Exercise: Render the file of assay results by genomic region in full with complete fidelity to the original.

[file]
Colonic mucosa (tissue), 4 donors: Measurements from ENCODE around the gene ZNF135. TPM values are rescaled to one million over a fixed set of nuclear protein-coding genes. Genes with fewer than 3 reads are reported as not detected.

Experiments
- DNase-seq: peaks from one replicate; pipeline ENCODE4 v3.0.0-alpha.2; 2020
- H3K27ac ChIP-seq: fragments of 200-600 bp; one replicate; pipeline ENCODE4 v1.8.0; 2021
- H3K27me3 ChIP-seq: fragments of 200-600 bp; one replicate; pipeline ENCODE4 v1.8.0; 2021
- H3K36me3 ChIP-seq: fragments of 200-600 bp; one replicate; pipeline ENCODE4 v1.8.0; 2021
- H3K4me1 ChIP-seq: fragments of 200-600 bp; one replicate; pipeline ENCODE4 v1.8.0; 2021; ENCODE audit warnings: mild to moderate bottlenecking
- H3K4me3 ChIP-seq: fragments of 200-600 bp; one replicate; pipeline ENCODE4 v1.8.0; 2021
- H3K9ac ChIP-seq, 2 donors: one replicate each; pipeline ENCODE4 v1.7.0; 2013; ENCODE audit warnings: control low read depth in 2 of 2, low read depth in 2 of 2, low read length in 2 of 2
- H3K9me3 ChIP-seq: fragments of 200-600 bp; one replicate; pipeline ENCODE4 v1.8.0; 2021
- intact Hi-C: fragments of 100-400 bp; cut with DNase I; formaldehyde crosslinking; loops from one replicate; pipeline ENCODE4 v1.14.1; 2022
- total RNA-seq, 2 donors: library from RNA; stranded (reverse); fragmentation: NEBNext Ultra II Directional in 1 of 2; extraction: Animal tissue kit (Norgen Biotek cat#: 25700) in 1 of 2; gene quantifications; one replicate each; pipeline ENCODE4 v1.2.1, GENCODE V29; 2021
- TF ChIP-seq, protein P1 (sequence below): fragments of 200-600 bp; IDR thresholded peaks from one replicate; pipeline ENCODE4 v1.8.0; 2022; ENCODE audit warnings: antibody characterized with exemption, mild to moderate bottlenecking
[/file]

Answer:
Colonic mucosa (tissue), 4 donors: Measurements from ENCODE around the gene ZNF135. TPM values are rescaled to one million over a fixed set of nuclear protein-coding genes. Genes with fewer than 3 reads are reported as not detected.

Experiments
- DNase-seq: peaks from one replicate; pipeline ENCODE4 v3.0.0-alpha.2; 2020
- H3K27ac ChIP-seq: fragments of 200-600 bp; one replicate; pipeline ENCODE4 v1.8.0; 2021
- H3K27me3 ChIP-seq: fragments of 200-600 bp; one replicate; pipeline ENCODE4 v1.8.0; 2021
- H3K36me3 ChIP-seq: fragments of 200-600 bp; one replicate; pipeline ENCODE4 v1.8.0; 2021
- H3K4me1 ChIP-seq: fragments of 200-600 bp; one replicate; pipeline ENCODE4 v1.8.0; 2021; ENCODE audit warnings: mild to moderate bottlenecking
- H3K4me3 ChIP-seq: fragments of 200-600 bp; one replicate; pipeline ENCODE4 v1.8.0; 2021
- H3K9ac ChIP-seq, 2 donors: one replicate each; pipeline ENCODE4 v1.7.0; 2013; ENCODE audit warnings: control low read depth in 2 of 2, low read depth in 2 of 2, low read length in 2 of 2
- H3K9me3 ChIP-seq: fragments of 200-600 bp; one replicate; pipeline ENCODE4 v1.8.0; 2021
- intact Hi-C: fragments of 100-400 bp; cut with DNase I; formaldehyde crosslinking; loops from one replicate; pipeline ENCODE4 v1.14.1; 2022
- total RNA-seq, 2 donors: library from RNA; stranded (reverse); fragmentation: NEBNext Ultra II Directional in 1 of 2; extraction: Animal tissue kit (Norgen Biotek cat#: 25700) in 1 of 2; gene quantifications; one replicate each; pipeline ENCODE4 v1.2.1, GENCODE V29; 2021
- TF ChIP-seq, protein P1 (sequence below): fragments of 200-600 bp; IDR thresholded peaks from one replicate; pipeline ENCODE4 v1.8.0; 2022; ENCODE audit warnings: antibody characterized with exemption, mild to moderate bottlenecking